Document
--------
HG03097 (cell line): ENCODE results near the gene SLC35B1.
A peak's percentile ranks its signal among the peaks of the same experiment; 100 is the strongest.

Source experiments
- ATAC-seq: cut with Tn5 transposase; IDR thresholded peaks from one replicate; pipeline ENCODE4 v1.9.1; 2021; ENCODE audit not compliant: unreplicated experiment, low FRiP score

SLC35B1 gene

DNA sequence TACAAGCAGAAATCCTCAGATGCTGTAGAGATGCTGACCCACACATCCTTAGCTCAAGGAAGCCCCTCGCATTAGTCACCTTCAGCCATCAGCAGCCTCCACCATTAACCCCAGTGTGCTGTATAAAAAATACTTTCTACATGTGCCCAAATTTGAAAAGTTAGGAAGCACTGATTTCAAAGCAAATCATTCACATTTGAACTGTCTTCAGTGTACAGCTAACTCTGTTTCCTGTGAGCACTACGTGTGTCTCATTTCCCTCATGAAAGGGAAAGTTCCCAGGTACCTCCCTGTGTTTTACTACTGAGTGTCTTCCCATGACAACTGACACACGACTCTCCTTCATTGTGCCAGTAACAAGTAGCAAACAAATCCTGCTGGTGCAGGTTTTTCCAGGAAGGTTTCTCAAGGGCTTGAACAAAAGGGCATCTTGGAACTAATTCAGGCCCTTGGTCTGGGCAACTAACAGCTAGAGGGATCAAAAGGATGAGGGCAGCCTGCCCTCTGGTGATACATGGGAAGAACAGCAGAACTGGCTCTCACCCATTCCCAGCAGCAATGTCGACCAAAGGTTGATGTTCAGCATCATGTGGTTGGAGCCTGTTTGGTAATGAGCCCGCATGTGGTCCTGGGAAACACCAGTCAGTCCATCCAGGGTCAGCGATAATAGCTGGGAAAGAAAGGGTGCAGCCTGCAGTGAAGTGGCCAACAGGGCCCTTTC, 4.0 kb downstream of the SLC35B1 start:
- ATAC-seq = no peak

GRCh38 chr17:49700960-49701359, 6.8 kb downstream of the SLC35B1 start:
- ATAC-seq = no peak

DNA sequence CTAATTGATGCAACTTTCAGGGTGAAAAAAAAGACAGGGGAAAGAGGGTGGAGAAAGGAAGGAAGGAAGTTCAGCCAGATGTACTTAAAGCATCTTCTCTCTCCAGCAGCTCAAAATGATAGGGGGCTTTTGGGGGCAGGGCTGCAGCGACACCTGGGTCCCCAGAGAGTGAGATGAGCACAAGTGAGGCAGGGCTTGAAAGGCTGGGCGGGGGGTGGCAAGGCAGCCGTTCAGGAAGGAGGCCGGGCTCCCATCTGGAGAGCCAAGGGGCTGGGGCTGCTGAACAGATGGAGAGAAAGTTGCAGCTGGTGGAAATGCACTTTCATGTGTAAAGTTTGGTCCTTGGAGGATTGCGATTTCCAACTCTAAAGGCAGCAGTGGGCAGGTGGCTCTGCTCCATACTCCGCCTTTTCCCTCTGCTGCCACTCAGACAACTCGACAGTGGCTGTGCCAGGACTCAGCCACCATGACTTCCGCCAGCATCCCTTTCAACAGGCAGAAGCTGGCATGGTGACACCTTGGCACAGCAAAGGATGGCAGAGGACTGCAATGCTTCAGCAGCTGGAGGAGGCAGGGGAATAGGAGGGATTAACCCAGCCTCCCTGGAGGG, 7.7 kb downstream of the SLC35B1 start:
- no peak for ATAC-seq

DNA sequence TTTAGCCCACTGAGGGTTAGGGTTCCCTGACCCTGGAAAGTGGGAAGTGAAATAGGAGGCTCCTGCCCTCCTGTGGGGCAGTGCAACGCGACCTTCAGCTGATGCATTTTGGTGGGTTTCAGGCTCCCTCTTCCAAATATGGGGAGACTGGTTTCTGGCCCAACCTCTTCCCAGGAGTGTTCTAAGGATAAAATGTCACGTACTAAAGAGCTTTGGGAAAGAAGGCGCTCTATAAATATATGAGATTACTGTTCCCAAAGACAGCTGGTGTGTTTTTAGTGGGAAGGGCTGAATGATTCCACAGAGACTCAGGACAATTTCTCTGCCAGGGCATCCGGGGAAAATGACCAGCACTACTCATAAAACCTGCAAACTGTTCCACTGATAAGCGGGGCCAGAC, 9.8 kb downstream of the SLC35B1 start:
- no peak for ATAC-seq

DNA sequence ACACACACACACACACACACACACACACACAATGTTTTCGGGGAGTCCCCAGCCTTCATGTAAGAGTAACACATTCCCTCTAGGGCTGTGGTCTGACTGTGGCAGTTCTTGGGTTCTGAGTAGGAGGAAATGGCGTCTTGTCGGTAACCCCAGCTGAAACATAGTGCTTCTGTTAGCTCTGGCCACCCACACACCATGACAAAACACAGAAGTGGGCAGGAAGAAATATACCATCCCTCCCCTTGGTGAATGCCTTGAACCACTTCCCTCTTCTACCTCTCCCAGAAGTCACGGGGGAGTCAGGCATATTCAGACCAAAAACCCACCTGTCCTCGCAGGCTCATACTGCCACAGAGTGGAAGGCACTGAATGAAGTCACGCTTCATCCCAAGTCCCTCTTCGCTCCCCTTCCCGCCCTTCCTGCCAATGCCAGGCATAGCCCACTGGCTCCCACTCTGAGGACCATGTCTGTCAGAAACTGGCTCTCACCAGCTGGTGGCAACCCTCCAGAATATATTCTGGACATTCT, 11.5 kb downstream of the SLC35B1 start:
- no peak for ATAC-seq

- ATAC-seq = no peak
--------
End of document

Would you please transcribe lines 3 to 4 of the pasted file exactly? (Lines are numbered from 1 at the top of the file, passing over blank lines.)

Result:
Source experiments
- ATAC-seq: cut with Tn5 transposase; IDR thresholded peaks from one replicate; pipeline ENCODE4 v1.9.1; 2021; ENCODE audit not compliant: unreplicated experiment, low FRiP score